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Listen to Mvt. 5 of From the Grotto in a recording by the composer on New World Records

 

An important part of Currier's career has been the oratorio Gaian Variations, his largest work - and the most controversial.

Gaia theory was itself long wrapped in controversy, since receiving negative reception from neo-Darwinists starting in the 1980s. As Currier was in the middle of working on his score, however, more than 1,000 scientists from over 100 countries came together under the auspices of the United Nations to sign a Declaration which states at the outset,"The Earth System behaves as a single, self-regulating system." Lovelock's primary assertion of planetary-scale self-regulation had gradually become the accepted wisdom of science, despite the relentless criticism of figures like neo-Darwinist Richard Dawkins.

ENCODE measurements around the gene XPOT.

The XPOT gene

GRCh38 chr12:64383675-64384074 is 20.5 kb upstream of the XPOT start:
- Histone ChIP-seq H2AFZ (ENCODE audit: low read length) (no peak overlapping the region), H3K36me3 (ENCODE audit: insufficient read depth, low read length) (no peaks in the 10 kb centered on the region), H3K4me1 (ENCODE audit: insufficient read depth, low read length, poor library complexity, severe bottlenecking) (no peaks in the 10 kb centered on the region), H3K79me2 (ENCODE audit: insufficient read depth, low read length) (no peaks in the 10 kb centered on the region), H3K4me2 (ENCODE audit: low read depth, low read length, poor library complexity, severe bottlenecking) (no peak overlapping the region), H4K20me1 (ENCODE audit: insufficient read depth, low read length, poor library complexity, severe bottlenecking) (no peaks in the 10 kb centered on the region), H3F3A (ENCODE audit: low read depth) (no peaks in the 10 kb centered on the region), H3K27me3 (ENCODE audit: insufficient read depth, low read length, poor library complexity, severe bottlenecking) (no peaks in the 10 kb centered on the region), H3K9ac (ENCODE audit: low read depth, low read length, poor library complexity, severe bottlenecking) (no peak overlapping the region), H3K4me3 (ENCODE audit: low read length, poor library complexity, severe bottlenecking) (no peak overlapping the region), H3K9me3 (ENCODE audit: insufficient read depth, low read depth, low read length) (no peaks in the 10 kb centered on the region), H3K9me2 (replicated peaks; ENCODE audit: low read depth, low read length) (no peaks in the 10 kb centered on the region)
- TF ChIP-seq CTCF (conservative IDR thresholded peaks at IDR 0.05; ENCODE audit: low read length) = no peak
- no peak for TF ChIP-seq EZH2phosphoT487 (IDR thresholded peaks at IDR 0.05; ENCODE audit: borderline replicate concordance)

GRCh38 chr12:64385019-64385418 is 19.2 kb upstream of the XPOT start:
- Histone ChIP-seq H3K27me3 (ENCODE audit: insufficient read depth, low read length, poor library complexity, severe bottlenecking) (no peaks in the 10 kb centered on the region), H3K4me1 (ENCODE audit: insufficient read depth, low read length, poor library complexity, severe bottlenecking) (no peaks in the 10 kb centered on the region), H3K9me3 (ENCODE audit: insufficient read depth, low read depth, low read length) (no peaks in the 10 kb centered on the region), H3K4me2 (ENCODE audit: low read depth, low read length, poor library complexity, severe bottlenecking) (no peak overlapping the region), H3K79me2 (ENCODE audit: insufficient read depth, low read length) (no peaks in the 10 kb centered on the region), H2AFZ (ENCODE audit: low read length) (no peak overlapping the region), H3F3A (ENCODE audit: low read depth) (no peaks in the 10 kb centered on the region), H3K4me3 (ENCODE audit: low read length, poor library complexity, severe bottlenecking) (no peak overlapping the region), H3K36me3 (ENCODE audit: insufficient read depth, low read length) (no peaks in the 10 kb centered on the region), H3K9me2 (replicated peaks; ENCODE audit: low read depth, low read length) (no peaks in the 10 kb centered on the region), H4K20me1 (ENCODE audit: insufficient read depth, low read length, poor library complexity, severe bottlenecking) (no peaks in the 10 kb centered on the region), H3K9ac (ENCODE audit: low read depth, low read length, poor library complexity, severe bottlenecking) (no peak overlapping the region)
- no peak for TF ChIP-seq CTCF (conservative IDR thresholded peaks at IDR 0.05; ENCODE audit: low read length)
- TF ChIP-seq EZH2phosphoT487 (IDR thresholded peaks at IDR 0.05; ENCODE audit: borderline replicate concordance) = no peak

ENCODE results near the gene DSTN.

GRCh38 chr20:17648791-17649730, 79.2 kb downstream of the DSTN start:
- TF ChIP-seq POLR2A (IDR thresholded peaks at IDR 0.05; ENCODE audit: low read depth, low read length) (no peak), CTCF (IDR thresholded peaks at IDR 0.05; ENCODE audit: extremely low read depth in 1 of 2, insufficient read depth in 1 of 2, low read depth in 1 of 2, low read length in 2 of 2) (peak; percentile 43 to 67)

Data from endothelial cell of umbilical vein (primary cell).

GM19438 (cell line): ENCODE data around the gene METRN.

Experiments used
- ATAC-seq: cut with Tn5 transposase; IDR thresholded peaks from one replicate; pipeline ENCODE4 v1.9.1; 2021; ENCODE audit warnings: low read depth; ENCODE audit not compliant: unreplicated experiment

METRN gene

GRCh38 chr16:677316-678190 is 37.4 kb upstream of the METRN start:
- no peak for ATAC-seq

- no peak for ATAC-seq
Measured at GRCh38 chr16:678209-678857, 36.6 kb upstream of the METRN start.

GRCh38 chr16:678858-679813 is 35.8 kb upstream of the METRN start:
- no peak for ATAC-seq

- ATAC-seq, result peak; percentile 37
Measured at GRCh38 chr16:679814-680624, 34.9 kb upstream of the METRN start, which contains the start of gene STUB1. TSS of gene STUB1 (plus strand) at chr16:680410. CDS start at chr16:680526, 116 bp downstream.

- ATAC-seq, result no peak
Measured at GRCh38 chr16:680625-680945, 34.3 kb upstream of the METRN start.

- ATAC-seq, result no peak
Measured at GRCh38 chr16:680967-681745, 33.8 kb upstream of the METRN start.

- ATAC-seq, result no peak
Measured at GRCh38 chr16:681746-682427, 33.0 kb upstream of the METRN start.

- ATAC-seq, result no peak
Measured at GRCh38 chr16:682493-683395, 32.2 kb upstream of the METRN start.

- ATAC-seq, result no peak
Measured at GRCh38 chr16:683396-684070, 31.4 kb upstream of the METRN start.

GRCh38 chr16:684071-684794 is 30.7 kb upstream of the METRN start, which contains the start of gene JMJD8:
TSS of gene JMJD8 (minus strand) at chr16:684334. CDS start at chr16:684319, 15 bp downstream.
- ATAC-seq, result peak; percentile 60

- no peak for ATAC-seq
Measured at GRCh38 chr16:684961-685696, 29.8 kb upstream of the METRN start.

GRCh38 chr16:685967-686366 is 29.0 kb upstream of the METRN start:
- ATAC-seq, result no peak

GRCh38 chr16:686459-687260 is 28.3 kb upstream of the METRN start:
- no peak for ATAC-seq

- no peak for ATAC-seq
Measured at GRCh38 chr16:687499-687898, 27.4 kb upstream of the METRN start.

It is ironic then, that Currier's work sparked controversy having no direct bearing on the scientific controversy, when the orchestra stopped playing in the middle of the concert, claiming that it was heading into overtime. The interrupted premiere gave rise to litigation, some of which is still ongoing.

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Left, the score of Gaian Variations sits quietly behind glass, from 2014 through 2015, at one of the world's most prestigious museums, the London Science Museum. A decade earlier, it had been called "mostly pseudoscientific" in the the New York Times, by critic Allan Kozinn.

 
Since his troubles with Gaian Variations Currier has led a more varied career: his artistic life has become broader, as in his recently engaging in an ongoing collaborative effort with painter Suzan Woodruff on a series of what they call "moving paintings," painting-films in which Currier makes films from footage of Woodruff painting, and sets his own music to the visual imagery.

This moving painting, Looming Atmospheres, uses the theme of Gaian Variations

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